Ethiopia has made important development gains over the past two decades, reducing poverty and expanding investments in basic social services. However, food insecurity and malnutrition are still a major concern across the country. An estimated 20.1 million people require food support. This includes internally displaced people (IDPs), who have had to leave their homes due to conflict in the north and the severe drought in the south and southeast.
Despite these challenges, the Government of Ethiopia’s five-year Growth and Transformation Plan aims to move the country to middle-income status by 2025, by sustaining rapid growth and speeding up structural transformation.
The World Food Programme (WFP) supports this goal through a range of life-saving and resilience-building activities, targeted at vulnerable populations experiencing acute and chronic food needs (including refugees and IDPs) and those at risk of malnutrition. We provide unconditional food and cash transfers to the most vulnerable families across Ethiopia, including refugees, to complement the Government's work and address the most urgent food security needs. We also provide school meals and support smallholder farmers in adapting to a changing climate.
What the World Food Programme is doing in Ethiopia
WFP provides unconditional food and cash transfers to the most vulnerable families across the country. In northern Ethiopia – in the Afar, Amhara and Tigray regions – WFP supplies food to 3.1 million people who have been uprooted and impacted by conflict, alongside federal and regional authorities and NGO partners. In the Somali Region, WFP also provides emergency food and cash assistance to 3.3 million people in response to severe drought.
Food security and nutrition
Through the Government of Ethiopia’s Productive Safety Net Programme, chronically food-insecure households receive food and cash transfers at times of critical need, in exchange for building or rehabilitating community assets such as gardens and dams. Additionally, WFP supports 1.7 million malnourished children and pregnant and breastfeeding women every month with nutritionally fortified foods. Vouchers to buy fresh foods are also provided to those most in need of nutrition support, allowing them to purchase healthy items.
Climate action and early warning systems
WFP aims to support 747,000 drought-affected agropastoralists in the Somali Region in preparing for and managing climate shocks, by carrying out anticipatory actions, providing microinsurance and helping boost their livelihoods in 2023. WFP also helps 300,000 smallholder farmers to improve their livelihoods and resilience across Ethiopia by rehabilitating degraded farmland, providing agricultural inputs such as seeds, fertilizers and tools while providing access to financial services and local markets. At the same time, WFP’s Vulnerability Analysis and Mapping unit supports the Government of Ethiopia in conducting emergency food security assessments and market price monitoring, to best prepare for climate disasters.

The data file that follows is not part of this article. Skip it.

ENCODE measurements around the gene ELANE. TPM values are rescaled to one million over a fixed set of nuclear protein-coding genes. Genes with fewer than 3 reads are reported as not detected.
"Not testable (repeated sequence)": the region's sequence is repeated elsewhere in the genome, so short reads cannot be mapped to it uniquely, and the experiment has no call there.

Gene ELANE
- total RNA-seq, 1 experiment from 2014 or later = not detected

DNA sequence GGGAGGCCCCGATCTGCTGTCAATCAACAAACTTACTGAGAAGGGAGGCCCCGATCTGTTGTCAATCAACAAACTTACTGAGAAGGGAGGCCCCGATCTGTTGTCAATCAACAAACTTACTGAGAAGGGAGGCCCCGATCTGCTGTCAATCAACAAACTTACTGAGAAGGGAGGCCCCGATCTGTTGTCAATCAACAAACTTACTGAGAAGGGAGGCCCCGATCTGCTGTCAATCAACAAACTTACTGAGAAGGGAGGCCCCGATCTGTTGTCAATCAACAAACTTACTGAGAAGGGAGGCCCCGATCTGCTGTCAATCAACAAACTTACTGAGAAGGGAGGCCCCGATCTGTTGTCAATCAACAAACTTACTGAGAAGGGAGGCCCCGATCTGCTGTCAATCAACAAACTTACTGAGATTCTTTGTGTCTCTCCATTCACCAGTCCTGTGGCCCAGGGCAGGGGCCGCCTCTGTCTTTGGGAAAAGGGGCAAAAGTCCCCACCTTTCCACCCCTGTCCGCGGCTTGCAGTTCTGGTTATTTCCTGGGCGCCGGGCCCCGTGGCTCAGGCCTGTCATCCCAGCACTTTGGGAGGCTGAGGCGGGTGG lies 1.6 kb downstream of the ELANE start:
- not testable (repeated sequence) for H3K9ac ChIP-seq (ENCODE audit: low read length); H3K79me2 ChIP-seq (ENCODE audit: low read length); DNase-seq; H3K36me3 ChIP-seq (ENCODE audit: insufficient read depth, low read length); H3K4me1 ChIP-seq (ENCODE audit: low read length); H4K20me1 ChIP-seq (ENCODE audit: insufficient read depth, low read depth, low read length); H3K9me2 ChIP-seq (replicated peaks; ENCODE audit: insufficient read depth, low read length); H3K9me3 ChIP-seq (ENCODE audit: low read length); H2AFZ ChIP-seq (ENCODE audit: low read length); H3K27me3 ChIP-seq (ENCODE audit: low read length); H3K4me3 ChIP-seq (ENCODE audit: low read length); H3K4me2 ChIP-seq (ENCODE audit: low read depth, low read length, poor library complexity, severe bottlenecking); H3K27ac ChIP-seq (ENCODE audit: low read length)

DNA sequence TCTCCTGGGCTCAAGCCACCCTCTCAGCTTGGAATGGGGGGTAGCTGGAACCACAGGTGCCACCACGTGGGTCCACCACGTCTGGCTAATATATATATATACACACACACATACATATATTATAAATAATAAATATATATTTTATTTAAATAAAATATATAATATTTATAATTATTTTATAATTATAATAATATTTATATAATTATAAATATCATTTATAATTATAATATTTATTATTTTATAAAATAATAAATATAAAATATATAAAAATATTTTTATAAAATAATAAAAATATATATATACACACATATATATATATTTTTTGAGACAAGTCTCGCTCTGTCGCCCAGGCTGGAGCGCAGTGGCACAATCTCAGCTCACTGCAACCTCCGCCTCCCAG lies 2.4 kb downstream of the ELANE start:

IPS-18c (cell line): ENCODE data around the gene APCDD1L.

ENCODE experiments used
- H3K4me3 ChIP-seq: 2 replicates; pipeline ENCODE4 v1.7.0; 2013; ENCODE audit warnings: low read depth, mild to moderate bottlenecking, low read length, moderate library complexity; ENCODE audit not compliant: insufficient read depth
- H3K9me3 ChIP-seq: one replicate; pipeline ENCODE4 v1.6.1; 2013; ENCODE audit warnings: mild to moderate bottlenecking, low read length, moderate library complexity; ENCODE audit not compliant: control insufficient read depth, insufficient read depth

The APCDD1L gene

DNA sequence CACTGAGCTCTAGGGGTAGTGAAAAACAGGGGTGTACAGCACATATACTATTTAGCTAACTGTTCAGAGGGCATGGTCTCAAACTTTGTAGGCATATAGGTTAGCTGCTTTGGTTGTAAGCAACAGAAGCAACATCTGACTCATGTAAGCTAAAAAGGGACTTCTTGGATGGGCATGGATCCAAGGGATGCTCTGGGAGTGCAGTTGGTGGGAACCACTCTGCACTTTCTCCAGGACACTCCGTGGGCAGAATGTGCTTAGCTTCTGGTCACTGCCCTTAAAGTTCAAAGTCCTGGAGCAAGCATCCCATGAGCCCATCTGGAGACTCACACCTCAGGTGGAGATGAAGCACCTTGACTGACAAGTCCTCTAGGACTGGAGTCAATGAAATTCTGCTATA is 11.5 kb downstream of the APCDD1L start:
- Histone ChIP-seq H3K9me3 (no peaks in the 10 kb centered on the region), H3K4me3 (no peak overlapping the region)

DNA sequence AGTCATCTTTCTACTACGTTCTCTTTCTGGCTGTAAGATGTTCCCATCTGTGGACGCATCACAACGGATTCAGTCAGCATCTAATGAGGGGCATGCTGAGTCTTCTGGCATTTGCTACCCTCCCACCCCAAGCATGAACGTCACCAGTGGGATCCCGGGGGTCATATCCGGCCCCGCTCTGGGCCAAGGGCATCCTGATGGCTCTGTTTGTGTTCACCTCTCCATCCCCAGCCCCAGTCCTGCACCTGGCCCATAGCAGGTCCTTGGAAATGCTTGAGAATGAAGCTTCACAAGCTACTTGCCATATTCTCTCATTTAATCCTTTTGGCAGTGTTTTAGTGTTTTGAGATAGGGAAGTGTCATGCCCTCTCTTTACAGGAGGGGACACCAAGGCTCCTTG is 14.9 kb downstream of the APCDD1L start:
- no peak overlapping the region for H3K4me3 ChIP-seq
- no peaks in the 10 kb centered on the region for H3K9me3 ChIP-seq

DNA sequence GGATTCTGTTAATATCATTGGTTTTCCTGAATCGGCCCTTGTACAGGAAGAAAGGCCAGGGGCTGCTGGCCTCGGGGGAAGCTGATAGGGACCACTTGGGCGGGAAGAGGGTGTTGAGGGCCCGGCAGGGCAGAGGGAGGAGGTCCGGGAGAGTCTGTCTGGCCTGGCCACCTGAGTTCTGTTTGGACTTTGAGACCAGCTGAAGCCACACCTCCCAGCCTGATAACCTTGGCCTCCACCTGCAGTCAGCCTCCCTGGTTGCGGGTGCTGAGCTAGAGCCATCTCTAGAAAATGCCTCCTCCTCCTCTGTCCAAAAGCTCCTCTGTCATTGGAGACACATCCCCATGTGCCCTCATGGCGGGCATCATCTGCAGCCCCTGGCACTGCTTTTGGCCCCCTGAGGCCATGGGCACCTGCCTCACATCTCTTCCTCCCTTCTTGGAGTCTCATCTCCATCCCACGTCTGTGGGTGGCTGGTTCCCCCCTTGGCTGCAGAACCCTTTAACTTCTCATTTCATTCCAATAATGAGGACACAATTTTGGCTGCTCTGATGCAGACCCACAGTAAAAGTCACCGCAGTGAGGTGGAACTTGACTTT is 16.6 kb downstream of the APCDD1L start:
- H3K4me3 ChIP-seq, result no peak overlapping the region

WFP provides food and cash transfers, targeted nutrition programmes, school meals and support to boost the livelihoods of roughly 900,000 refugees in camps across Ethiopia. WFP helps refugees with irrigation agriculture, natural-resource management and small-scale entrepreneurial skills, to help them and their host communities become more self-reliant and food secure.
WFP works with the Government of Ethiopia and partners to improve nutrition and promote the education of over 300,000 children in the Amhara, Afar, Oromia, and Southern Nations, Nationalities and Peoples’ regions by providing school meals. WFP’s home-grown school feeding approach – meaning the provision of school meals made with locally procured produce such as grains, pulses, vegetable oil and salt – brings additional benefits to vulnerable communities, including increased income for smallholder farmers and a boost to the local economy.
WFP works with the Government on supply chain capacity-strengthening activities, including reducing port congestion with the Ethiopian Maritime Affairs Authority, strengthening the road transport sector with the Federal Road Transport Authority, and supporting the National Disaster Risk Management agency in its implementation of an end-to-end food tracking system.
Ethiopia hosts one of WFP’s largest supply chain operations, managing the movement of over 600,000 metric tons of food per year to 3,000 distribution points and 27 refugee camps. The WFP-managed United Nations Humanitarian Air Service provides air transport for humanitarian partners and cargo to seven destinations across the country where transport infrastructure does not exist.
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